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Gordon Jackson Good advice: Arthur Somervell's advice (3) RE: Good advice: Arthur Somervell's advice 06 Nov 19


I’m not entirely sure it is good advice. I have a few thoughts on the matter …

For a start, national song is not folk song; the composers of national songs – primarily from a classical or quasi-classical background – had a different agenda to the singers of traditional songs. According to Steve Roud, the English Musical Renaissance movement

“… did not turn to ‘the folk’ for them [national songs] but were content with composed songs of previous generations which had, in their view, stood the test of time through repeated middle-class reprinting. Or they took traditional tunes and wrote new words” (Folk Song in England, p 117).

Examples include The British Grenadiers and Men of Harlech, rather than, say, The Outlandish Knight or Little Musgrave and Lady Barnard. If Somervell’s instruction at (1) means that the singer should know what the song is about, I don’t many would argue with that.

The instruction to keep ‘such strict time and rhythm, that a village audience could stamp its feet to the tune’ (or perhaps march to it?) is, I feel, overstated. Many traditional songs – as sung by traditional singers – do not necessarily keep to a metronomic beat at all. This could be because of pauses – whether for effect or to take a breath – the addition of ornamentation, or to accommodate additional words or syllables. In folk song rhythm is subservient to melody. As Harry Cox said, “You must get the tune first” (spoken on The Bonny Labouring Boy CD).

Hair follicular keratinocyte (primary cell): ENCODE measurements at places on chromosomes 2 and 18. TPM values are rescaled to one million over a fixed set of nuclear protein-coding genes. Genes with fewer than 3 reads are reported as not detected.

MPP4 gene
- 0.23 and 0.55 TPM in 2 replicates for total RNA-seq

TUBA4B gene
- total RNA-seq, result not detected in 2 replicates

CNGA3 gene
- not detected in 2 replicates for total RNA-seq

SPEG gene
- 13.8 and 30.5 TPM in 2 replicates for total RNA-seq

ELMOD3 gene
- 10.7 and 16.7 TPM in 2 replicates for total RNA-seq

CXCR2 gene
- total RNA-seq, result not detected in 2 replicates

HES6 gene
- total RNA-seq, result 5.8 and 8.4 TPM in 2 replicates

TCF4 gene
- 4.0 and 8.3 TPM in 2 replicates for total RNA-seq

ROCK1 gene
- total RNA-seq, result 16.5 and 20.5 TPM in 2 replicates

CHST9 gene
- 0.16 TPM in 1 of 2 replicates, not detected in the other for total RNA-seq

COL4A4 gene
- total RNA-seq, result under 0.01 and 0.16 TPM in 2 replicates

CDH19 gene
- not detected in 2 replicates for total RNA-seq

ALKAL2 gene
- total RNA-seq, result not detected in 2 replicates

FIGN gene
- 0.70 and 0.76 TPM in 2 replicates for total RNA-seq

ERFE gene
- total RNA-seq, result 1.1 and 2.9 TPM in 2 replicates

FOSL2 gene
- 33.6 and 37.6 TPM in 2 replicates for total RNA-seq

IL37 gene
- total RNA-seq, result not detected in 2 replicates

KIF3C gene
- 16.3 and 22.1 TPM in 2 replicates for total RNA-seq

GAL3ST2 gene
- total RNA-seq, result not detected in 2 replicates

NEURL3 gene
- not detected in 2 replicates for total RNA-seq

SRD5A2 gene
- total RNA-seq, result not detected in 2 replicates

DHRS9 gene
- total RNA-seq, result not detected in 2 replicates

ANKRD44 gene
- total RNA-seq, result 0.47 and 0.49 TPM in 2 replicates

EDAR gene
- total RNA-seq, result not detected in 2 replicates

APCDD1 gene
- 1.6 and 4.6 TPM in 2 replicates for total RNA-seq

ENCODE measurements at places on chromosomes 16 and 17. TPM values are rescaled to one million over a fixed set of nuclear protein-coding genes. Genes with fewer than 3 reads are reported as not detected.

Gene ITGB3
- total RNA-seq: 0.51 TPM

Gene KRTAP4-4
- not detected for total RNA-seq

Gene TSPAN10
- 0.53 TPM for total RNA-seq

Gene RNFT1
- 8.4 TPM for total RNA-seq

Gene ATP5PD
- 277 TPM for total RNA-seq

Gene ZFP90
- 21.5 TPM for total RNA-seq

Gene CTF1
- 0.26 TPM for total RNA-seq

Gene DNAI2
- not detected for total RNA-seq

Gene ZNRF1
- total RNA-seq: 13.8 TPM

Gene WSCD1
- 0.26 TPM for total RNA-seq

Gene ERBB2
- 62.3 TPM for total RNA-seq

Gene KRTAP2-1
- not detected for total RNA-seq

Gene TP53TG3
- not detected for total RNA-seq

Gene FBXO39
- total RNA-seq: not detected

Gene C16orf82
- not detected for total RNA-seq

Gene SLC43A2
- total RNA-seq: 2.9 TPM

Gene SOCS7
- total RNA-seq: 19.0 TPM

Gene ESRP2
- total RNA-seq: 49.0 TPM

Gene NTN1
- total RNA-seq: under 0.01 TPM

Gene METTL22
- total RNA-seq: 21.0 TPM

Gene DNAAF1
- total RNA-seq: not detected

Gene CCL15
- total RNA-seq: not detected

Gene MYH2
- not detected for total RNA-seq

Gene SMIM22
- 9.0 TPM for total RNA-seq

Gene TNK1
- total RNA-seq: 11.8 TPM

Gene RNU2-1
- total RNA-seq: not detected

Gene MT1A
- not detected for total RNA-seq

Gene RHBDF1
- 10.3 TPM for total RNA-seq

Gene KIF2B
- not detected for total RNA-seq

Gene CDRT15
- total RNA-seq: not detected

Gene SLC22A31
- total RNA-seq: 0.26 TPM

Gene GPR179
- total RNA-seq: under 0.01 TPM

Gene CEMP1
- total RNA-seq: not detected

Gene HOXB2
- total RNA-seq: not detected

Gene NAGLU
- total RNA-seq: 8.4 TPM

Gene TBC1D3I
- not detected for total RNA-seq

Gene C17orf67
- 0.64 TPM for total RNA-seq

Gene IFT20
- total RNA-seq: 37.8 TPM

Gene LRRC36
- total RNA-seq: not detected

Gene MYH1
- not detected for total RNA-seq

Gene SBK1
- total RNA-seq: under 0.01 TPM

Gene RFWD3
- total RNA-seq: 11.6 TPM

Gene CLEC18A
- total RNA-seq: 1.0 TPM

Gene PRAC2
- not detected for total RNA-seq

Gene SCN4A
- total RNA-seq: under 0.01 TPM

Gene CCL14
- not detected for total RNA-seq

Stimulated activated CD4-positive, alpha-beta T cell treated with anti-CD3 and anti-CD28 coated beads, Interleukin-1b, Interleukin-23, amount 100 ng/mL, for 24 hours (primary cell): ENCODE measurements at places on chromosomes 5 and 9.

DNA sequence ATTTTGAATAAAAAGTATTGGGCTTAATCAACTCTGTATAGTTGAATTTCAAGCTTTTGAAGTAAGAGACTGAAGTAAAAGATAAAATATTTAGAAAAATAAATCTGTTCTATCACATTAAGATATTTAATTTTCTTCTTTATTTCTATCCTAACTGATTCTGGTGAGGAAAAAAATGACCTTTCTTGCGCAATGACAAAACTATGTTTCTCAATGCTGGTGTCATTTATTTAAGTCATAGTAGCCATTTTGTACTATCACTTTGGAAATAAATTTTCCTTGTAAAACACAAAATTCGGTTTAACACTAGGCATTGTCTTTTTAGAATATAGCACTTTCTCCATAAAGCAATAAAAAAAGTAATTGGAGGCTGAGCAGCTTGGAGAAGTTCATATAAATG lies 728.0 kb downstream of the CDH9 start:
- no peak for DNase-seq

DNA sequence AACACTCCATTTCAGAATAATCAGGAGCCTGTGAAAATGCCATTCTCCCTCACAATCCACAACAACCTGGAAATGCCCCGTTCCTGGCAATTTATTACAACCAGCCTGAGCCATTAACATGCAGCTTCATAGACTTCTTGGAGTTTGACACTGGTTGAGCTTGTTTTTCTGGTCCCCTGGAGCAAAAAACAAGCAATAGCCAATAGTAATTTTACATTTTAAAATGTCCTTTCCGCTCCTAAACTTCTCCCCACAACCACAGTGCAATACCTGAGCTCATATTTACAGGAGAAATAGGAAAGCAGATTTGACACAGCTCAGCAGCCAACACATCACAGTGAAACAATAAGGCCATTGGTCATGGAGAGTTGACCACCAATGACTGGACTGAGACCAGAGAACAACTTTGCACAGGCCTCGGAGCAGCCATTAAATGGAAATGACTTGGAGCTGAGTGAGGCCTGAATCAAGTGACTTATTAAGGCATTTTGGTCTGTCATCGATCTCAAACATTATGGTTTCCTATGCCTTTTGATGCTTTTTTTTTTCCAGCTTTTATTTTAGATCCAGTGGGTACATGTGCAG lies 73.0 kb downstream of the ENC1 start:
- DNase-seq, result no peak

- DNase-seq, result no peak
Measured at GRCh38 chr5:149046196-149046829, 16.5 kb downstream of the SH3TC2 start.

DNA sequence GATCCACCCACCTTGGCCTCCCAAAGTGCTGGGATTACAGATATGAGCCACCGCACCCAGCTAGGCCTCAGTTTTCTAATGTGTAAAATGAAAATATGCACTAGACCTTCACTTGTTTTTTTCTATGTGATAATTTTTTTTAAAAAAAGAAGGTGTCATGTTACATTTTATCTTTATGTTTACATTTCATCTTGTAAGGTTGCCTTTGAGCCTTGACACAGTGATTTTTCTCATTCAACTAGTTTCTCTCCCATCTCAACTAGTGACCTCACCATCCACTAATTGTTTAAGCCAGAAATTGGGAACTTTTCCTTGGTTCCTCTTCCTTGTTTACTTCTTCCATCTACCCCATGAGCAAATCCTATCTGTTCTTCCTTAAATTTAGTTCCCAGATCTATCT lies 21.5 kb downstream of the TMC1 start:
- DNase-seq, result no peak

The instruction at (3) is a little woolly. If he means tune and words are of equal importance, then I would agree. If he is saying the tune is secondary to the words, I would disagree: Child believed the words were poetry and the tunes not really worthy of being recorded; others, e.g. Kidson, Sharp, considered the words pretty much doggerel, and were only really interested in the tunes. Surely, they all missed the point? A song is a gestalt entity: words and music, and a folk song is, more specifically, words and tune – any accompaniment must serve the requirements of the song (i.e. words and tune).

The dictum, ’put into your singing all the expression or feeling you can give’, is not how most of the great traditional singers (or those recent enough to be recorded) sing their songs. Listen to, e.g. Harry Cox, Walter Pardon, Sam Larner, Cyril Poacher, Joe Heaney and, among revivalists, Martin Carthy, Nic Jones, Christy Moore; for the greatest part they are content to let the songs speak for themselves, with the expressiveness contained within the songs, rather than added by the performer. I would have loved to have seen WG Ross’s rendition of ‘Sam Hall’ in a Victorian music hall for its entertainment value, but I wouldn’t have confused it with a genuine folk singer’s singing of ‘Jack Hall’, or Christy’s ‘Little Musgrave’. To be fair, Somervell argues against extremes of expressiveness, presumably because on the one hand that would lead to the music hall approach, and on the other, his warning against a ‘violent emphasis of unimportant notes or words’ suggests he had a prophetic dream of the X Factor!

On the whole, though, Somervell’s strictures may be appropriate for some musics (classical, national etc) but not, I think, for folk.


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